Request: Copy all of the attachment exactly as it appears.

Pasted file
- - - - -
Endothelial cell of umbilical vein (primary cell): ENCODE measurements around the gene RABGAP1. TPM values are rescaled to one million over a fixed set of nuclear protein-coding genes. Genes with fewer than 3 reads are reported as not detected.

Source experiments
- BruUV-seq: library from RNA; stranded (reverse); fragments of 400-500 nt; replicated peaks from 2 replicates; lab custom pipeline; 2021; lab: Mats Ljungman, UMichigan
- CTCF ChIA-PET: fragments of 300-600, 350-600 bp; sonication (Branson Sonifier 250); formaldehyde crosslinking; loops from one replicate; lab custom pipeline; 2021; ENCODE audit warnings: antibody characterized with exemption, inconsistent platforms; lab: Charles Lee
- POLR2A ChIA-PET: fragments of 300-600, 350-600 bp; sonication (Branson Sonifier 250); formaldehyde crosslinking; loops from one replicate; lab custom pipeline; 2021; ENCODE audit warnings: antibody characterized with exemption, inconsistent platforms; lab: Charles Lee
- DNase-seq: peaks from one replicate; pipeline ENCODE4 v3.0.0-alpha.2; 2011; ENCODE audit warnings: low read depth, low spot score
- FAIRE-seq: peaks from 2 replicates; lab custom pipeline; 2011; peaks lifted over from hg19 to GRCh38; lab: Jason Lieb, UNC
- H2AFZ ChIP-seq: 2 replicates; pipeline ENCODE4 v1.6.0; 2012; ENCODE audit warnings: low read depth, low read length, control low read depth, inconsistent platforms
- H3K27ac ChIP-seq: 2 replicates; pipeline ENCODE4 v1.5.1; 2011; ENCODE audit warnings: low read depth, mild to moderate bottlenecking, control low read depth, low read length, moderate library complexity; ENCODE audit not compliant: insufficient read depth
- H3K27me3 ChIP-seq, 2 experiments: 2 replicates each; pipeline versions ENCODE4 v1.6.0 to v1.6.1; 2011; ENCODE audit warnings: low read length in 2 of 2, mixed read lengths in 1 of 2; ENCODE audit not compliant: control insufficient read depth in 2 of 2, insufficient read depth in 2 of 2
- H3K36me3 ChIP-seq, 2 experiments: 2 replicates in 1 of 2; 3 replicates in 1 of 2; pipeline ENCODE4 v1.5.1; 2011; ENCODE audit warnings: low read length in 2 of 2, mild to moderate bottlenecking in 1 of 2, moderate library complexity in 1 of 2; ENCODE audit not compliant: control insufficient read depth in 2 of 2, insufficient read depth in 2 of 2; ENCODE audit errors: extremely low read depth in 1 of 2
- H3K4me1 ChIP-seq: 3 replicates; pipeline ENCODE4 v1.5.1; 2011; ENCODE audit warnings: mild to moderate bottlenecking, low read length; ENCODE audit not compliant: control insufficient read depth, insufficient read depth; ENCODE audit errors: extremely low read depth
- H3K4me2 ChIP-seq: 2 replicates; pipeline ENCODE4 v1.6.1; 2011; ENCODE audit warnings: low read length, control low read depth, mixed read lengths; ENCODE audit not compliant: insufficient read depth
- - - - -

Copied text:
Endothelial cell of umbilical vein (primary cell): ENCODE measurements around the gene RABGAP1. TPM values are rescaled to one million over a fixed set of nuclear protein-coding genes. Genes with fewer than 3 reads are reported as not detected.

Source experiments
- BruUV-seq: library from RNA; stranded (reverse); fragments of 400-500 nt; replicated peaks from 2 replicates; lab custom pipeline; 2021; lab: Mats Ljungman, UMichigan
- CTCF ChIA-PET: fragments of 300-600, 350-600 bp; sonication (Branson Sonifier 250); formaldehyde crosslinking; loops from one replicate; lab custom pipeline; 2021; ENCODE audit warnings: antibody characterized with exemption, inconsistent platforms; lab: Charles Lee
- POLR2A ChIA-PET: fragments of 300-600, 350-600 bp; sonication (Branson Sonifier 250); formaldehyde crosslinking; loops from one replicate; lab custom pipeline; 2021; ENCODE audit warnings: antibody characterized with exemption, inconsistent platforms; lab: Charles Lee
- DNase-seq: peaks from one replicate; pipeline ENCODE4 v3.0.0-alpha.2; 2011; ENCODE audit warnings: low read depth, low spot score
- FAIRE-seq: peaks from 2 replicates; lab custom pipeline; 2011; peaks lifted over from hg19 to GRCh38; lab: Jason Lieb, UNC
- H2AFZ ChIP-seq: 2 replicates; pipeline ENCODE4 v1.6.0; 2012; ENCODE audit warnings: low read depth, low read length, control low read depth, inconsistent platforms
- H3K27ac ChIP-seq: 2 replicates; pipeline ENCODE4 v1.5.1; 2011; ENCODE audit warnings: low read depth, mild to moderate bottlenecking, control low read depth, low read length, moderate library complexity; ENCODE audit not compliant: insufficient read depth
- H3K27me3 ChIP-seq, 2 experiments: 2 replicates each; pipeline versions ENCODE4 v1.6.0 to v1.6.1; 2011; ENCODE audit warnings: low read length in 2 of 2, mixed read lengths in 1 of 2; ENCODE audit not compliant: control insufficient read depth in 2 of 2, insufficient read depth in 2 of 2
- H3K36me3 ChIP-seq, 2 experiments: 2 replicates in 1 of 2; 3 replicates in 1 of 2; pipeline ENCODE4 v1.5.1; 2011; ENCODE audit warnings: low read length in 2 of 2, mild to moderate bottlenecking in 1 of 2, moderate library complexity in 1 of 2; ENCODE audit not compliant: control insufficient read depth in 2 of 2, insufficient read depth in 2 of 2; ENCODE audit errors: extremely low read depth in 1 of 2
- H3K4me1 ChIP-seq: 3 replicates; pipeline ENCODE4 v1.5.1; 2011; ENCODE audit warnings: mild to moderate bottlenecking, low read length; ENCODE audit not compliant: control insufficient read depth, insufficient read depth; ENCODE audit errors: extremely low read depth
- H3K4me2 ChIP-seq: 2 replicates; pipeline ENCODE4 v1.6.1; 2011; ENCODE audit warnings: low read length, control low read depth, mixed read lengths; ENCODE audit not compliant: insufficient read depth